Week 14:  May 12-14 – Rudyard Kipling, “The Man Who Would Be King.” Course wrap-up and preparation for the final.  [Essay 2 due, May 12.  5-7 pages.]
Week 15:  Final. Monday, May 19, 8-10:30am. 

*We may decide to alter this schedule.  I will make any changes online and give you plenty of notice. 


For Wednesday, February 5:  Read the Introduction to the Victorian Period (1017-41).  Formulate one question and one comment or observation on the Discussion Board in Blackboard by 11am Wednesday. 
For Monday, February 10:  Read the introduction to Carlyle and the selections from his Sartor Resartus (1044-1067).  Begin Jane Eyre
For Wednesday, February 12: Read the introduction to John Henry Cardinal Newman and the selection from The Idea of the University (1076-86).  By 11am Wednesday, formulate one question about Sartor Resartus and one about The Idea of the University on our Discussion Board.  Continue reading Jane Eyre. 
For Monday, February 17:  Read the introduction to John Stuart Mill (1086-88), and the selections from On Liberty and The Subjection of Women (1095-1115).  Continue Jane Eyre, which we’ll begin discussing February 19. 
For Wednesday, February 19:  Finish Jane Eyre.  By 11am Wednesday, respond to one of the questions about Jane Eyre in Blackboard.  (I’ll post these by noon, February 13.) 
For Monday, February 24:  No new assignment. 
For Wednesday, February 26: 
Read the introduction to the Tennyson section (1156-59), "The Lady of Shalott" (116)1, and “Ulysses” (1170).  Begin enjoying Vanity Fair.
For Monday, March 3:  Read “Tithonus” (1172) and the Cantos on pages 1186-1235 of In Memoriam.  Continue enjoying Vanity Fair.   
For Wednesday, March 5:  Read the introduction to the Robert Browning section and "Porphyria's Lover," "Soliloquy in a Spanish Cloister" & "My Last Duchess" (1275-83).  Continue reveling in Vanity Fair (which we’ll begin discussing next week).
For Monday, March 10:  Read “The Bishop Orders his Tomb at Saint Praxed’s Church” (1286), “Childe Roland to the Dark Tower Came” (1294), and “Fra Lippo Lippi” (1300).  Continue luxuriating in Vanity Fair.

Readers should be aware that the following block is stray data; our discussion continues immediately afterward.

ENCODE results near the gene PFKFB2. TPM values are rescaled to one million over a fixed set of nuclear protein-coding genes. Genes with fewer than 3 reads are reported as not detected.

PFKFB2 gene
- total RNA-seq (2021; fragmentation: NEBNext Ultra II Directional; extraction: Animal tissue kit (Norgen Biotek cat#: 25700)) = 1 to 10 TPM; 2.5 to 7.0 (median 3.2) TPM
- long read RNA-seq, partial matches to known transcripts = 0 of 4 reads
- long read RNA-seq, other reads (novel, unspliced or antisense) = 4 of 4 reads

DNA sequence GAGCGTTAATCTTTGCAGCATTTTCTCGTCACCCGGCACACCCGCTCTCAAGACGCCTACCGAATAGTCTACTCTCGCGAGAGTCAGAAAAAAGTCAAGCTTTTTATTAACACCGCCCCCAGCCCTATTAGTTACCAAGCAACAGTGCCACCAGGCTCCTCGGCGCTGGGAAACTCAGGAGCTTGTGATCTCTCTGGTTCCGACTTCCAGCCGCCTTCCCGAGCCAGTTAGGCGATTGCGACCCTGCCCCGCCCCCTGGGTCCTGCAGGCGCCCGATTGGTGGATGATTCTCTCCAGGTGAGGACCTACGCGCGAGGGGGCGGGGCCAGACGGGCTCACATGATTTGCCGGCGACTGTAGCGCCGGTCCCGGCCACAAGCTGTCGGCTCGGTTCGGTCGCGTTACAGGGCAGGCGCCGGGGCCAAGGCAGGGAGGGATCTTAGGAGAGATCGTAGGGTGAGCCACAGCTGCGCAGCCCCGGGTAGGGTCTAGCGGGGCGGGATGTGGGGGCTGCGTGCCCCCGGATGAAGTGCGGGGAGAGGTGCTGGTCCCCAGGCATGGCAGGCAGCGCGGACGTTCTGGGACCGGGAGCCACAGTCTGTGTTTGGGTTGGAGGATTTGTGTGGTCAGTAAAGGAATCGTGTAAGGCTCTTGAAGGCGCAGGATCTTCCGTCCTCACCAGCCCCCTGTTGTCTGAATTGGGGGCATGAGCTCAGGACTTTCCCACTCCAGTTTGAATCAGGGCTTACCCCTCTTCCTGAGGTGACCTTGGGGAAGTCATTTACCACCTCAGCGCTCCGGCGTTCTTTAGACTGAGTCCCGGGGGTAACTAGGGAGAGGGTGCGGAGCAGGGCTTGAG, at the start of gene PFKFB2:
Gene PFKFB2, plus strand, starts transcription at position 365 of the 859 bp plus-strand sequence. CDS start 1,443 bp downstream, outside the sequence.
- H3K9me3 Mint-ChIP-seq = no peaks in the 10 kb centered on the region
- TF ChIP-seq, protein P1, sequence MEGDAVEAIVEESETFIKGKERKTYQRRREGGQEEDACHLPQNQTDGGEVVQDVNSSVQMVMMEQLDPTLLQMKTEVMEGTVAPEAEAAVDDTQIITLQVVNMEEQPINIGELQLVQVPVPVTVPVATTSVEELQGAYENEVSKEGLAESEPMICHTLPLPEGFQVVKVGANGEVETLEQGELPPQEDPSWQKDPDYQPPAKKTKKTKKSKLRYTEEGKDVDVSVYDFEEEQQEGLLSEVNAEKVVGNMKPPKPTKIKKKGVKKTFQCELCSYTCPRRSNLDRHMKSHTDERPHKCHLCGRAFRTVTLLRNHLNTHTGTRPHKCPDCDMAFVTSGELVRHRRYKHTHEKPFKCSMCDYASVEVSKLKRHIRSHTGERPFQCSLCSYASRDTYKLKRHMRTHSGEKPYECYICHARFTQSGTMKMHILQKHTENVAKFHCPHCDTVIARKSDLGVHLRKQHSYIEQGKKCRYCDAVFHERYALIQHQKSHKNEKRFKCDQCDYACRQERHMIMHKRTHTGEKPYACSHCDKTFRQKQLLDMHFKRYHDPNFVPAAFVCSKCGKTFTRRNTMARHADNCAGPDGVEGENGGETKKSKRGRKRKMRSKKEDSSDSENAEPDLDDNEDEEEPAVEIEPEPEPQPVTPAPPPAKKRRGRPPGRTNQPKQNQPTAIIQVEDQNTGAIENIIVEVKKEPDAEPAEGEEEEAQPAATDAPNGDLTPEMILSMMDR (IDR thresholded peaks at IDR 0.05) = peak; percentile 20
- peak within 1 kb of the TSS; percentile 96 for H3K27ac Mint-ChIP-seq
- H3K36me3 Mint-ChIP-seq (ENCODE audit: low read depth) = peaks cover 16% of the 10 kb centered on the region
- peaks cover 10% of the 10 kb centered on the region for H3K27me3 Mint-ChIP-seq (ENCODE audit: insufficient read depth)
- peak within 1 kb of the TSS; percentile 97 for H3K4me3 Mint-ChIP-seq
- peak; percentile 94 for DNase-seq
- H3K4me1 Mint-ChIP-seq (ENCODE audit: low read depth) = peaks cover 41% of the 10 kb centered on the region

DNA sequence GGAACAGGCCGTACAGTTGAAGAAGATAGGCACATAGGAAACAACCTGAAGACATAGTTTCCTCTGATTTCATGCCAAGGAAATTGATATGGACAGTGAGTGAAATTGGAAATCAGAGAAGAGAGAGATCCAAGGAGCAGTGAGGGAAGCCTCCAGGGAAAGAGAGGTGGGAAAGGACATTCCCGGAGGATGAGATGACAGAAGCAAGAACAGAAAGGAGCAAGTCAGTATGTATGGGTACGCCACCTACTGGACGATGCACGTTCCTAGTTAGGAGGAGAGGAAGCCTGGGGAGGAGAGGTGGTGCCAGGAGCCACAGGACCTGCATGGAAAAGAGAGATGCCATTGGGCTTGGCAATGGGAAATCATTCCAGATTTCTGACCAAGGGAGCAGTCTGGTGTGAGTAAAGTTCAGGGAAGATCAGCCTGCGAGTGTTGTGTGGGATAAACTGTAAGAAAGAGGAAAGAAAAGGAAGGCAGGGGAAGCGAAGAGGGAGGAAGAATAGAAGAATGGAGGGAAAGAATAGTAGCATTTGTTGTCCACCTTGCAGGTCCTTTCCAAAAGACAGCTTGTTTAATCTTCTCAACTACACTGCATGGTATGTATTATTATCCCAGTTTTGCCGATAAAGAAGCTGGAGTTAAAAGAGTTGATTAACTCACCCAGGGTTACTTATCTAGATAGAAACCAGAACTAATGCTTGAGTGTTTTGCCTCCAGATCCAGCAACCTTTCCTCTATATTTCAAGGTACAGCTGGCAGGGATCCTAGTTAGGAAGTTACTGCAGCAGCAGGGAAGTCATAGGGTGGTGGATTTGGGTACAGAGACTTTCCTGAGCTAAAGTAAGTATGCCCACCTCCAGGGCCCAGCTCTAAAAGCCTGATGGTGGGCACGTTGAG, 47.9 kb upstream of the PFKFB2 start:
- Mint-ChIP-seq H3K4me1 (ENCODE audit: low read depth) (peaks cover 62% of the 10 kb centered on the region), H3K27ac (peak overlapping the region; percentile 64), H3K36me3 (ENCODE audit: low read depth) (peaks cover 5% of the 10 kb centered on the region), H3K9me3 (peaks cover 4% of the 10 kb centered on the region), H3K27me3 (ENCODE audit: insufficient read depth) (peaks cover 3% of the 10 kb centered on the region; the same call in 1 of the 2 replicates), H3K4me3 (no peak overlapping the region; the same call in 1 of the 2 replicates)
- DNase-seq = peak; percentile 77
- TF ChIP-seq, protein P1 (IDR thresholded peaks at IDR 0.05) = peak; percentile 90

For Wednesday, March 12:  Continue and, if possible, finish Vanity Fair.  By 10am Wednesday (March 12), answer one of the following questions on the Discussion Board:  1) Why is the novel called “Vanity Fair”?  2) Why is it subtitled “A Novel without a Hero”?  3) Characterize the narrator – what’s he like? 
For Monday, March 17:  No new assignment unless you haven’t finished frolicking with Becky and her friends in Vanity Fair.  In that case, finish frolicking. 
For Wednesday, March 19:  Bring ideas for essay 1.  Begin reading Bleak House. 
For Monday, March 31:  Read John Ruskin – the Introduction, from Modern Painters, and The Stones of Venice, 1335-52.  Continue enjoying Bleak House. 
For Wednesday, April 2:  Midterm.  Bring one page of notes, front and back, and blank paper or a green book. 
For Monday, April 7:  Prepare to begin discussing Bleak House. 
For Wednesday, April 9:  Respond to the Blackboard Discussion question about satire in Bleak House, due by 11am Wednesday, April 16. 
For Monday, April 14:  No new assignment. 
For Monday, April 21: Read the introduction to Matthew Arnold (1369-73) and "The Buried Life" (1375-77), "The Scholar Gypsy” (1380-87), & "Dover Beach" (1387-88). 
For Wednesday, April 23:  Read the selections from Matthew Arnold’s “The Function of Criticism at the Present Time,” “Culture and Anarchy,” “The Study of Poetry,” and “Literature and Science” (1404-49).